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H. Valerie Curran
University College London
125Publications
41H-index
5,216Citations
Publications 125
Newest
#1Abigail M. Freeman (UCL: University College London)
#2Katherine Petrilli (UCL: University College London)H-Index: 1
Last.Tom P. Freeman (UCL: University College London)H-Index: 20
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Abstract The recent liberalisation of cannabis regulation has increased public and scientific debate about its potential benefits and risks. A key focus has been the extent to which cannabidiol (CBD) might influence the acute effects of delta-9-tetrahydrocannabinol (THC), but this has never been reviewed systematically. In this systematic review of how CBD influences the acute effects of THC we identified 16 studies involving 466 participants. Ten studies were judged at low risk of bias. The fin...
#1Gill Terrett (ACU: Australian Catholic University)H-Index: 7
#2Kimberly Mercuri (ACU: Australian Catholic University)H-Index: 3
Last.Peter G. Rendell (ACU: Australian Catholic University)H-Index: 30
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Background:Long-term opiate users experience pervasive social difficulties, but there has been surprisingly limited research focused on social-cognitive functioning in this population.Aim:The aim o...
#1Hina Akram (UCL: University College London)H-Index: 1
#2Claire Mokrysz (UCL: University College London)H-Index: 9
Last.H. Valerie Curran (UCL: University College London)H-Index: 41
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Background:Synthetic cannabinoids are, typically, full agonists at the cannabinoid CB1 receptor, and therefore considerably more potent than natural cannabis and may have correspondingly more serious psychological effects. Despite government sanctions against their production they continue to be available in ever-increasing varieties over the Internet. The psychological consequences of synthetic cannabinoid use are relatively unknown.Aim:The purpose of this study was to synthesise the available ...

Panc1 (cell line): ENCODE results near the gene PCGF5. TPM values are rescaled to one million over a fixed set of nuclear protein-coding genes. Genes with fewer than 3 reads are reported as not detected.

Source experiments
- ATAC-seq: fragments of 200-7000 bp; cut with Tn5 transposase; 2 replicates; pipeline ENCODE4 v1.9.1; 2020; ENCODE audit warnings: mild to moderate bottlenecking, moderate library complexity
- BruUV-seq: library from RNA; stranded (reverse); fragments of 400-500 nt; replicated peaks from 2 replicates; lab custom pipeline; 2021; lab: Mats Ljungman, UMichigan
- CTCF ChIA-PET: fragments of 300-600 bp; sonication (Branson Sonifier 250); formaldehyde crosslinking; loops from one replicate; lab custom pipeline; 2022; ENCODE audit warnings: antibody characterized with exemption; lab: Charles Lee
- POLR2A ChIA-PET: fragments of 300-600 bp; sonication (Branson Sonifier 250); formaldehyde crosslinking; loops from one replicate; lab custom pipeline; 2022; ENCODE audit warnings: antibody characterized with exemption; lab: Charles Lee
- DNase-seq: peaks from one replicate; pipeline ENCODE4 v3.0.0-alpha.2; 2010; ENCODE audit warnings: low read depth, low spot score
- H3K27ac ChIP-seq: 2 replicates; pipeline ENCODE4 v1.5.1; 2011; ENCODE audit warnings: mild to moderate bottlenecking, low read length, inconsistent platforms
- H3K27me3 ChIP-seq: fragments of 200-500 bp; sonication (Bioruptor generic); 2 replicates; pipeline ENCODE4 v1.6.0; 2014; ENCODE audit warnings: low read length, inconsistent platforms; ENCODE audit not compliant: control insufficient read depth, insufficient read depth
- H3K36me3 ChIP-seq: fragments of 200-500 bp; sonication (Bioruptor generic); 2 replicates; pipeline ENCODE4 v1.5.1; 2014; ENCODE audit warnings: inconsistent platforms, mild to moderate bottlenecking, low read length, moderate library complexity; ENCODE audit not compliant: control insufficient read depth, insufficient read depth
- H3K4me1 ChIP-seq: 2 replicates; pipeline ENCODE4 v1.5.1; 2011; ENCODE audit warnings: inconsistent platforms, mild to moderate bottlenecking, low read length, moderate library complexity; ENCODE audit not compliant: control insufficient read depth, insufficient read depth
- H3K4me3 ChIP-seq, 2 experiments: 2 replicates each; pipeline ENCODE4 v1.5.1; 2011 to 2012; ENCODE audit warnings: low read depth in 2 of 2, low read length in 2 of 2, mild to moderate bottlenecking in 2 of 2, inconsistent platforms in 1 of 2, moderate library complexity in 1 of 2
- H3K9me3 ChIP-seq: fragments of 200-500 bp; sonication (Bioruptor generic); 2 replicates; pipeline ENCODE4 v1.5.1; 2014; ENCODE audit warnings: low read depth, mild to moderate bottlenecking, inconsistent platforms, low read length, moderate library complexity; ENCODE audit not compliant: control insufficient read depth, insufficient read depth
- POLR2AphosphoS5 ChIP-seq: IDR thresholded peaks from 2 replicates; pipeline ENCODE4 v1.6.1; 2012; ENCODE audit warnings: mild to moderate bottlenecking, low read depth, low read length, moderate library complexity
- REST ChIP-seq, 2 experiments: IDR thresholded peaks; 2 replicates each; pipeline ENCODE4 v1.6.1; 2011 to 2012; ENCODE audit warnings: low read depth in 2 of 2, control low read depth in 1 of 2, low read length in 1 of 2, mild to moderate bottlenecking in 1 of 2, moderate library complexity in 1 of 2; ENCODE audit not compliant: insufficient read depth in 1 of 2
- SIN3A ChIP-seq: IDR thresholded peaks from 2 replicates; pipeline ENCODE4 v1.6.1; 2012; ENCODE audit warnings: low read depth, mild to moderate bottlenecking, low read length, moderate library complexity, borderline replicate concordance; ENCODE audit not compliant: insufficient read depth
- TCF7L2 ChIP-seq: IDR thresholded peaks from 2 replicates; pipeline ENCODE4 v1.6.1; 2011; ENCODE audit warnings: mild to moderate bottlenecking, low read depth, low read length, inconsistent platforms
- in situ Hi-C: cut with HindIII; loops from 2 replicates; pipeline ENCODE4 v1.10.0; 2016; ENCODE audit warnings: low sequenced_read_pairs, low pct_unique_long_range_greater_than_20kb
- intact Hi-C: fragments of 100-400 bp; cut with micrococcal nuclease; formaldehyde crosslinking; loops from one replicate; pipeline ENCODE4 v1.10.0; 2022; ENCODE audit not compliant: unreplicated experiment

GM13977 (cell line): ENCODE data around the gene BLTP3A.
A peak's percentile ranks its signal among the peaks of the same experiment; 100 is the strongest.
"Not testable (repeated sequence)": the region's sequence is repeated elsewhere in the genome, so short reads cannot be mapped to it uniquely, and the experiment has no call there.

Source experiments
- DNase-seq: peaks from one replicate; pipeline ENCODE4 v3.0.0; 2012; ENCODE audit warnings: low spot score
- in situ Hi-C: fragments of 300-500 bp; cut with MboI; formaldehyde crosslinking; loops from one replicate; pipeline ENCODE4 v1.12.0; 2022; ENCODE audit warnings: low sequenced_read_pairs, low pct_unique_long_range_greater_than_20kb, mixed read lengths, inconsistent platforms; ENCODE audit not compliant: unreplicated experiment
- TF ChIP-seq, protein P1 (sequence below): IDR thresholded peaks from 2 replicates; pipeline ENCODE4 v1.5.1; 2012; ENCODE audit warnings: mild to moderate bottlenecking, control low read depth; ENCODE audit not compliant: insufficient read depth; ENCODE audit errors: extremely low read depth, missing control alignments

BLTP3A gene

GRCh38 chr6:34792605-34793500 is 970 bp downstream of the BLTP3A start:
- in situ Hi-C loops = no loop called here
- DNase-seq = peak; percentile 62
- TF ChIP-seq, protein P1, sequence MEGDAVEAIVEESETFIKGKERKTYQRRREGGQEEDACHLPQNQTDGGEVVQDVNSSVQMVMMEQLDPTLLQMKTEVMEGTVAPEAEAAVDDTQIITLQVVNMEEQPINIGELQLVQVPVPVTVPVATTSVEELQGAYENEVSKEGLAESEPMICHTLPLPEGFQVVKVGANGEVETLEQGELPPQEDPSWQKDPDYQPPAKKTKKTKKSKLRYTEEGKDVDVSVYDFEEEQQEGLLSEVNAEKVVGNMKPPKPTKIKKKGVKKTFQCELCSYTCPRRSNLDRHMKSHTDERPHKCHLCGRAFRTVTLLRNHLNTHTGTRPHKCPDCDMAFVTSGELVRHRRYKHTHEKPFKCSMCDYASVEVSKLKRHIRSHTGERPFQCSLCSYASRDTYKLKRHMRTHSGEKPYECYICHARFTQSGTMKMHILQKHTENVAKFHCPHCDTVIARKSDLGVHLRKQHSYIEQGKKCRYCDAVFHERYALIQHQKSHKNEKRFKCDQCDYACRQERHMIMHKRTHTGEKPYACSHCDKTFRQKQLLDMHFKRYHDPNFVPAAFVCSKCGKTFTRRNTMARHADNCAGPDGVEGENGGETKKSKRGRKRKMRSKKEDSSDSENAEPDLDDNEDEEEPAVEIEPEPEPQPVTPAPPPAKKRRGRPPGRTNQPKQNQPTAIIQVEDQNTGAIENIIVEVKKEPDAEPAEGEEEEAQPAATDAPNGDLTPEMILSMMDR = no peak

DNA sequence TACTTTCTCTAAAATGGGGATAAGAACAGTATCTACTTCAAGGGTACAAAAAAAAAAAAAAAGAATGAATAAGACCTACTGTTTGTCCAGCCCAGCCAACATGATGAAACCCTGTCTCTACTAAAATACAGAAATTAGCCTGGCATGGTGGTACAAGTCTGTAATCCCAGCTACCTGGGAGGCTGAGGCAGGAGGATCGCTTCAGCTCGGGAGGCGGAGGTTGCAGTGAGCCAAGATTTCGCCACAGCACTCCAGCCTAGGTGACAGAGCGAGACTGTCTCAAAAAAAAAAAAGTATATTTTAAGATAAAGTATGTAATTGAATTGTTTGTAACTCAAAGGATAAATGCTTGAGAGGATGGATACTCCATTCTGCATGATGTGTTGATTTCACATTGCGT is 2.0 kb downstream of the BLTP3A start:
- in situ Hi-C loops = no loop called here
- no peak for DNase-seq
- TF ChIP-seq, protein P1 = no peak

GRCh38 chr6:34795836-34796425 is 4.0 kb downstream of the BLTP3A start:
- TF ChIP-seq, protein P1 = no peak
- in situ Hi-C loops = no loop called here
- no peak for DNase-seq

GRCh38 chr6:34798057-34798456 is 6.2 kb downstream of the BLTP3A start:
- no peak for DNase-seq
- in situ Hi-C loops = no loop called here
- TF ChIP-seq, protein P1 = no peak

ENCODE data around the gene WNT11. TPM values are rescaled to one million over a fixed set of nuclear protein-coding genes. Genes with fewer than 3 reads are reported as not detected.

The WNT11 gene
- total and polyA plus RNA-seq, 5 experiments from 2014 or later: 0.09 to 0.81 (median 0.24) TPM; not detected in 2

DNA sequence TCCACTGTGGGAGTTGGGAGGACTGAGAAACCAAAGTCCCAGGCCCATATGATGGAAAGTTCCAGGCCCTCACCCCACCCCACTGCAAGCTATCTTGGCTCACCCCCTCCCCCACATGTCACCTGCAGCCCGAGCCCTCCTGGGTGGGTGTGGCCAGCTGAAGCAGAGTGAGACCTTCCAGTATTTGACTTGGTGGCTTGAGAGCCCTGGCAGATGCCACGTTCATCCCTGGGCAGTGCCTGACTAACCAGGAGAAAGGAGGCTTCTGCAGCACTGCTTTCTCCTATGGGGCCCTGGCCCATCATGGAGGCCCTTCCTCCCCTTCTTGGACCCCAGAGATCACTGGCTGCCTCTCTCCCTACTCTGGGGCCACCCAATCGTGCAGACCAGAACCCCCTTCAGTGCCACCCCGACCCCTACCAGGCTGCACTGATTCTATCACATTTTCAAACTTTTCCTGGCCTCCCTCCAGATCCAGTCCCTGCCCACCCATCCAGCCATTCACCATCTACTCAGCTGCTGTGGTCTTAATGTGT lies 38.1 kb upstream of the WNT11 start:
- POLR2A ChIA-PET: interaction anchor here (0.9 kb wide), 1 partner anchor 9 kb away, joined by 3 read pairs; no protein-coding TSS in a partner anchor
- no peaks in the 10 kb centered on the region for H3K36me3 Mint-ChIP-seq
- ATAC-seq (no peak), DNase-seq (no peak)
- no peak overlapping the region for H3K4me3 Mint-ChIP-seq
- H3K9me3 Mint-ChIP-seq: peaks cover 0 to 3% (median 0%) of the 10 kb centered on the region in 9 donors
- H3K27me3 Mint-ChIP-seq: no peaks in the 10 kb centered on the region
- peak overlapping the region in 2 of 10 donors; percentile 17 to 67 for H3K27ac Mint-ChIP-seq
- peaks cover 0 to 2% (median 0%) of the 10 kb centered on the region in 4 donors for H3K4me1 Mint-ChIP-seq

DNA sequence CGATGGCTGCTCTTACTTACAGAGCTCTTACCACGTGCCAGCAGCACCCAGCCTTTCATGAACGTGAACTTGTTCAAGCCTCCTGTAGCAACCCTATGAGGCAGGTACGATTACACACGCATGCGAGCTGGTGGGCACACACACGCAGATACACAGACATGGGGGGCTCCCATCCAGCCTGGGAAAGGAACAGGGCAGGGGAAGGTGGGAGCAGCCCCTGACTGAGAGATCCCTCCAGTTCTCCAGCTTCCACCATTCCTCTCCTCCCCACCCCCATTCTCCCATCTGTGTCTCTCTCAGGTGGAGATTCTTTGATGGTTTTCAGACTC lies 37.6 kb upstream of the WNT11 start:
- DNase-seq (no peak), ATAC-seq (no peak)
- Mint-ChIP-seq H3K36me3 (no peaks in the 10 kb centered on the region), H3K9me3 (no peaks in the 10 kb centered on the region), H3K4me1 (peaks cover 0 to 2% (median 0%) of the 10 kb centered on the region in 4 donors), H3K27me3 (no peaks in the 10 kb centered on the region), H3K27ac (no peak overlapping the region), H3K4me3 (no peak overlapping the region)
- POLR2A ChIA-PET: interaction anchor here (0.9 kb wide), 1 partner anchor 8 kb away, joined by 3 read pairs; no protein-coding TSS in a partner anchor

#1Will Lawn (UCL: University College London)H-Index: 8
#2Tom P. Freeman (UCL: University College London)H-Index: 20
Last.H. Valerie Curran (UCL: University College London)H-Index: 41
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Background: Dopaminergic functioning is thought to play critical roles in both motivation and addiction. There is preliminary evidence that dopamine agonists reduce the motivation for cigarettes in smokers. However, the effects of pramipexole, a dopamine D3 receptor preferring agonist, have not been investigated. The aim of this study was to examine the effects of an acute dose of pramipexole on the motivation to earn cigarettes and nondrug rewards. Methods: Twenty dependent and 20 occasional sm...
#1Tom P. Freeman (UCL: University College London)H-Index: 20
#2Rebecca Anne Pope (UCL: University College London)H-Index: 3
Last.Michael A P Bloomfield (UCL: University College London)H-Index: 8
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Background: Despite the current shift towards permissive cannabis policies, few studies have investigated the pleasurable effects users seek. Here, we investigate the effects of cannabis on listening to music, a rewarding activity that frequently occurs in the context of recreational cannabis use. We additionally tested how these effects are influenced by cannabidiol, which may offset cannabis-related harms. Methods: Across 3 sessions, 16 cannabis users inhaled cannabis with cannabidiol, cannabi...
#1Robin L. Carhart-Harris (Imperial College London)H-Index: 26
#2Leor Roseman (Imperial College London)H-Index: 11
Last.Kevin Murphy (Cardiff University)H-Index: 38
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Psilocybin with psychological support is showing promise as a treatment model in psychiatry but its therapeutic mechanisms are poorly understood. Here, cerebral blood flow (CBF) and blood oxygen-level dependent (BOLD) resting-state functional connectivity (RSFC) were measured with functional magnetic resonance imaging (fMRI) before and after treatment with psilocybin (serotonin agonist) for treatment-resistant depression (TRD). Quality pre and post treatment fMRI data were collected from 16 of 1...
#1Chandni Hindocha (UCL: University College London)H-Index: 10
#2Will Lawn (UCL: University College London)H-Index: 8
Last.H. Valerie Curran (UCL: University College London)H-Index: 41
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Rationale Cannabis and tobacco are often smoked simultaneously in joints, and this practice may increase the risks of developing tobacco and/or cannabis use disorders. Currently, there is no human experimental research on how these drugs interact on addiction-related measures.
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